Cross my heart: Catholic woodworker honors others’ service with custom gift

North Texas Catholic
(May 1, 2024) Feature

Father Jerry Ward, holding a gift cross, stands beside Don Whitley, a St. Thomas the Apostle in Fort Worth parishioner. (Courtesy photo/Don Whitley)

The cross is a powerful symbol in Father Jerry Ward’s life.

“When I made my final vows, Father Superior handed me the Oblate cross with the words, ‘Do this and you will live,’” the retired priest said, remembering his time with the Oblate Fathers of Mary Immaculate. “Over the years, I found that’s so true. If we follow the cross, and everything it means, we will live a full life now and be prepared for the next.”

Two new crosses, honoring his lifetime of service to others, are a reminder of that message. One gift recognizes his 56 years in the priesthood. The other is a tribute to his military career in the Air Force — first as a flight mechanic and later, a chaplain for 21 years.

“Each cross is just unique and beautiful,” Fr. Ward remarked, looking at one of the wooden tributes decorated with stars and burnished stripes. “You can tell every stroke was done with a lot of care, effort, time, and joy.”

Don Whitley, a St. Thomas the Apostle parishioner who made the crosses, became acquainted with the padre when he visited the north Fort Worth church to celebrate Mass.

“The first time we had the pleasure of listening to Fr. Ward was on a Father’s Day, and he told us about writing a letter to his dad each year,” Whitley explained. “He and his sister, Mary Agnes, are just wonderful people. It took me a while to figure out what I wanted to put on the cross to recognize his years as a priest because he’s so special.”

For the past 18 months, the former delivery man for Mrs. Baird’s bakery has used his spare time to create mementos from wood that recognize the unselfish service of first responders, military veterans, and clergy. It’s a hobby developed after a diagnosis of diabetes and Charcot's foot collapse forced Whitley into early retirement.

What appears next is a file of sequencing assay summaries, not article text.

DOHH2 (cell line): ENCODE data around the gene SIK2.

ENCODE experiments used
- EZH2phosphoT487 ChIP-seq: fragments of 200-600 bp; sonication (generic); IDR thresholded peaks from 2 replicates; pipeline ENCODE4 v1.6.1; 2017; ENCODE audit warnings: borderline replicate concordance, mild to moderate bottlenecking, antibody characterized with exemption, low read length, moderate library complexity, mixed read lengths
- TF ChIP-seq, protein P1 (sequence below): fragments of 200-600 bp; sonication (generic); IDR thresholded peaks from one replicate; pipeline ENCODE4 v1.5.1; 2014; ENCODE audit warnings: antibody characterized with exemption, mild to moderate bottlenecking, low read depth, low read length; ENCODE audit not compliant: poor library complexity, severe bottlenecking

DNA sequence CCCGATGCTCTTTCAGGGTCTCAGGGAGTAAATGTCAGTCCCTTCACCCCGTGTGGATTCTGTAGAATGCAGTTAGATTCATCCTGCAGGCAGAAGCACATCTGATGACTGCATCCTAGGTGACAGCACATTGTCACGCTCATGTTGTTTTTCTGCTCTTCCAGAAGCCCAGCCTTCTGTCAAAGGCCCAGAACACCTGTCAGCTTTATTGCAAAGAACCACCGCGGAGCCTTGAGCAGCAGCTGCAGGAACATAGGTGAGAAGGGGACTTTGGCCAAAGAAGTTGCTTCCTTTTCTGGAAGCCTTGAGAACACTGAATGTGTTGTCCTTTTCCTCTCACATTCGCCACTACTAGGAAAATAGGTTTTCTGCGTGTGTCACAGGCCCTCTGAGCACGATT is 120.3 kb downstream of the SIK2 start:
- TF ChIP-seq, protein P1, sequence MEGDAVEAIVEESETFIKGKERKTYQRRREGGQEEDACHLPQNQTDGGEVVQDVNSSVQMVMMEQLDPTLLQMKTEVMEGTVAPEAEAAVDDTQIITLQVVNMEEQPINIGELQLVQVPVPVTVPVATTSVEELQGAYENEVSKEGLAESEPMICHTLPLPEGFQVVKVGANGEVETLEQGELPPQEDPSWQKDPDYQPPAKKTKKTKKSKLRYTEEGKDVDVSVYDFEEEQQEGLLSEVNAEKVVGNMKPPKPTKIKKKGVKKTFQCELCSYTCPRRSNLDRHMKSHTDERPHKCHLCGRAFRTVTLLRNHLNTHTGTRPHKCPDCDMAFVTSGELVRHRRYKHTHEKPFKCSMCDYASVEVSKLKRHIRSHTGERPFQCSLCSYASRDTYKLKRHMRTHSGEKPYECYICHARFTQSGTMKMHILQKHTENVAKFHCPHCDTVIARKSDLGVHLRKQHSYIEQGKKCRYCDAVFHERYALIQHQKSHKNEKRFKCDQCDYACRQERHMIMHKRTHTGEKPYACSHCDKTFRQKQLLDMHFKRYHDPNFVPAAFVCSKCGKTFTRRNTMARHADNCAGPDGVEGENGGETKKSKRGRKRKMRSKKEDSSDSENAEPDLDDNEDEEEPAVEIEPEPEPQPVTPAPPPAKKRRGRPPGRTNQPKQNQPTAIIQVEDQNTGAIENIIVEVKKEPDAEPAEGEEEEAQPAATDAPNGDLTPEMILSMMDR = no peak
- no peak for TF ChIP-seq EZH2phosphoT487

Several major surgeries to rebuild his left foot immobilized the 64-year-old for months and provided time for reflection and a return to the faith.

“As a youth, I rebelled like a lot of people did at my age. That’s why I quit going to church,” explained the cradle Catholic, admitting he didn't attend Mass for 20 years.

Health issues and the passage of time led to a renewed relationship with God.

“It completely changed me,” Whitley continued. “I got back into the Church and my wife, Linda, who is a great support to me, went through RCIA and converted. Now I try to go to Mass every day.”

Hoping to find a productive way to pass time and inspire others, the San Antonio native purchased some tools and began honing his woodworking skills by making simple decorations and then advancing to larger pieces like the American flag. He donated one handcrafted rendition of the Stars and Stripes to the Saginaw Fire Department because “they serve everyone and don’t get the credit they deserve.”

But crosses are his forte and personalizing yellow pine wood with a name, military insignia, or corpus of Christ generates emotion for both the artisan and recipient. Whitley made a cross for the fiancé of the woman who cuts his hair.

“The night she gave it to him I got a message that he was so moved, he cried,” the woodworker recalled. “I was sitting in my car when I got the text, and it just gave me chills. It’s a blessing when people enjoy what I do.”

People often ask the Saginaw resident if he served in the military.

“I didn’t and that’s my only regret,” Whitley affirmed. “This is my way of giving back.”

It’s also a way of sharing his faith with others.

“God really guided me on this journey,” he said thoughtfully. “If I didn’t have God in my life, I don’t know where I’d be.”

Cross, Father Jerry Ward, Don Whitley, Oblate Fathers of Mary Immaculate, St. Thomas the Apostle Parish in Fort Worth, trending-english